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Page 110

THE GERMAN INTELLIGENCE SERVICE
PLAYS ITS PART

fault before the assault on North Africa, when, so far as we could judge, the Germans had been taken by surprise. Now, at last, it had scored a real triumph.
To be able to provide the Operational Staff with an exact copy of a letter from a Vice-Chief of a General Staff to the Commander of an Army in the field (and such a letter as this one) was beyond the wildest hopes of any experienced intelligence officer -a fulfilment of the daydreams of his hopeful youth. Such information as the letter contained, if acted upon efficiently by the General Staff, might avert a disaster, or might result in the infliction of a crushing defeat on the Allies at a crucial moment in the war, and thus alter the whole history of the world.
It was for this reason that I had fought so hard against the suggestions that we should play safe, that we should use this plan to plant some minor misinformation contained in documents passing between officers of junior rank. If the letters that Major Martin had carried had been of that sort, not only might the Germans not have made the effort to get copies, but even if they had, they might not have relied on them when making strategic decisions. But what Sir Archibald Nye wrote to General Alexander must be true; the Vice-Chief of the Imperial General Staff must know what the Allied plans were-he could not be himself the victim of a"cover plan" or misinformed. If the German Intelligence Service swallowed these letters as genuine, they would have to "go to town" on them-and no General Staff which got such information with its Intelligence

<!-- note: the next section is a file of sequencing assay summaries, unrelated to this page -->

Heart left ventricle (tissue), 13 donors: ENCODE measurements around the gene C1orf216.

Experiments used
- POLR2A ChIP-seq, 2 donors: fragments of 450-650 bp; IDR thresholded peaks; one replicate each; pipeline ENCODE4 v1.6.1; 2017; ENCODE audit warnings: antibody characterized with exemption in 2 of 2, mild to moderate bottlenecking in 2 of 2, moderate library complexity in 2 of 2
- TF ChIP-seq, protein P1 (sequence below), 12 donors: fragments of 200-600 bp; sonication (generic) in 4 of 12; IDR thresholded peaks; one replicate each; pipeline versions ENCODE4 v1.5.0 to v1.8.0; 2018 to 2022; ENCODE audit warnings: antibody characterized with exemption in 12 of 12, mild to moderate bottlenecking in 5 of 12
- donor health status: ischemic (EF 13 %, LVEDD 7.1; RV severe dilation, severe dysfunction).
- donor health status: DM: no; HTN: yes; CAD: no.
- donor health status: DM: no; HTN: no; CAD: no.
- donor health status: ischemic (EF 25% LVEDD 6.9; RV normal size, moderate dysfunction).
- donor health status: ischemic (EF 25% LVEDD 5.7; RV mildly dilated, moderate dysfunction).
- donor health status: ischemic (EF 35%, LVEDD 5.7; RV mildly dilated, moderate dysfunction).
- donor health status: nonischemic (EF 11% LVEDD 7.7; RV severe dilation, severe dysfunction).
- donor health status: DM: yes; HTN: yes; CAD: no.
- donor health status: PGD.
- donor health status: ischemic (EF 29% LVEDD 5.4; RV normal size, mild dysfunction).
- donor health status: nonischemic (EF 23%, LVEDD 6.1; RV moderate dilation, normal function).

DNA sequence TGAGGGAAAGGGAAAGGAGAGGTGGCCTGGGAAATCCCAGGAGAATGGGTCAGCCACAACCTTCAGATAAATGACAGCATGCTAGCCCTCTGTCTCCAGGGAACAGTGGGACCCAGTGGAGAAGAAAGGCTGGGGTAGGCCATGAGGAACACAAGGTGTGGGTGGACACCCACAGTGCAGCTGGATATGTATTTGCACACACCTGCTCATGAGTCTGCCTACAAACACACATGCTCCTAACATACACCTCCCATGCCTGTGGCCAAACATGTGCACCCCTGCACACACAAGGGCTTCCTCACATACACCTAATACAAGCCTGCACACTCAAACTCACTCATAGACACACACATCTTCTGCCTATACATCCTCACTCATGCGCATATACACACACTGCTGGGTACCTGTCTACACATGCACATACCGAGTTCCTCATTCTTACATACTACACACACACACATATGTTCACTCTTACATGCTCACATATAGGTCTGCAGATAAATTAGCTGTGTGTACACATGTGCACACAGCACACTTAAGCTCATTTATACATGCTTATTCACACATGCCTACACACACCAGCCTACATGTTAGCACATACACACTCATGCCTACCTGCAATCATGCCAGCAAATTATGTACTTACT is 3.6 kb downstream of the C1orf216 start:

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where is HTML where is HEAD where is TITLE fault before what is assault on North Africa, when, so far as we could judge, what is Germans had been taken by surprise. Now, at last, it had scored a real triumph. To be able to provide what is Operational Staff with an exact copy of a letter from a Vice-Chief of a General Staff to what is Commander of an Army in what is field (and such a letter as this one) was beyond what is wildest hopes of any experienced intelligence officer -a fulfilment of what is daydreams of his hopeful youth. Such information as what is letter contained, if acted upon efficiently by what is General Staff, might avert a disaster, or might result in what is infliction of a crushing defeat on what is Allies at a crucial moment in what is war, and thus alter what is whole history of what is world. It was for this reason that I had fought so hard against what is suggestions that we should play safe, that we should use this plan to plant some minor misinformation contained in documents passing between officers of junior rank. If what is letters that Major Martin had carried had been of that sort, not only might what is Germans not have made what is effort to get copies, but even if they had, they might not have relied on them when making strategic decisions. But what Sir Archibald Nye wrote to General Alexander must be true; what is Vice-Chief of what is Imperial General Staff must know what what is Allied plans were-he could not be himself what is victim of a"cover plan" or misinformed. If what is German Intelligence Service swallowed these letters as genuine, they would have to "go to town" on them-and no General Staff which got such information with its Intelligence where is meta name="keywords" content="old books, Free book , free book offer , free audio books , free coloring book pages , free book reports , free audio book , audio books free download , book free , free guest book , books free , free book summaries , download free audio books , free childrens books." where is where are they now rel="stylesheet" type="text/css" href="../../style.css" where is meta http-equiv="Content-Type" content="text/html; charset=iso-8859-1" where is BODY bgColor=#ffffff text="#000000" where are they now ="#000000" v where are they now ="#FF0000" where is div align="center" where is strong where is strong where is a href="http://www.aaoldbooks.com" Books > where is a href="../default.asp" title="Book" Old Books > where is strong where is a href="default.asp" The Man Who Never Was (1953) where is a href="default.asp" where is table width="700" border="1" align="center" cellpadding="15" cellspacing="0" where is center where is tr where is td width="160" align="center" valign="top" where is div align="center" where is td align="center" valign="top" where is div align="left" where is div align="center" where is p align="left" Page 110 where is strong THE GERMAN INTELLIGENCE SERVICE PLAYS ITS PART where is p align="justify" fault before what is assault on North Africa, when, so far as we could judge, what is Germans had been taken by surprise. Now, at last, it had scored a real triumph. To be able to provide what is Operational Staff with an exact copy of a letter from a Vice-Chief of a General Staff to what is Commander of an Army in what is field (and such a letter as this one) was beyond what is wildest hopes of any experienced intelligence officer -a fulfilment of what is daydreams of his hopeful youth. Such information as the letter contained, if acted upon efficiently by what is General Staff, might avert a disaster, or might result in what is infliction of a crushing defeat on what is Allies at a crucial moment in what is war, and thus alter what is whole history of what is world. It was for this reason that I had fought so hard against what is suggestions that we should play safe, that we should use this plan to plant some minor misinformation contained in documents passing between officers of junior rank. If what is letters that Major Martin had carried had been of that sort, not only might what is Germans not have made what is effort to get copies, but even if they had, they might not have relied on them when making strategic decisions. But what Sir Archibald Nye wrote to General Alexander must be true; what is Vice-Chief of what is Imperial General Staff must know what what is Allied plans were-he could not be himself what is victim of a"cover plan" or misinformed. If what is German Intelligence Service swallowed these letters as genuine, they would have to "go to town" on them-and no General Staff which got such information with its Intelligence where is Server.Execute("_SiteMap.asp") %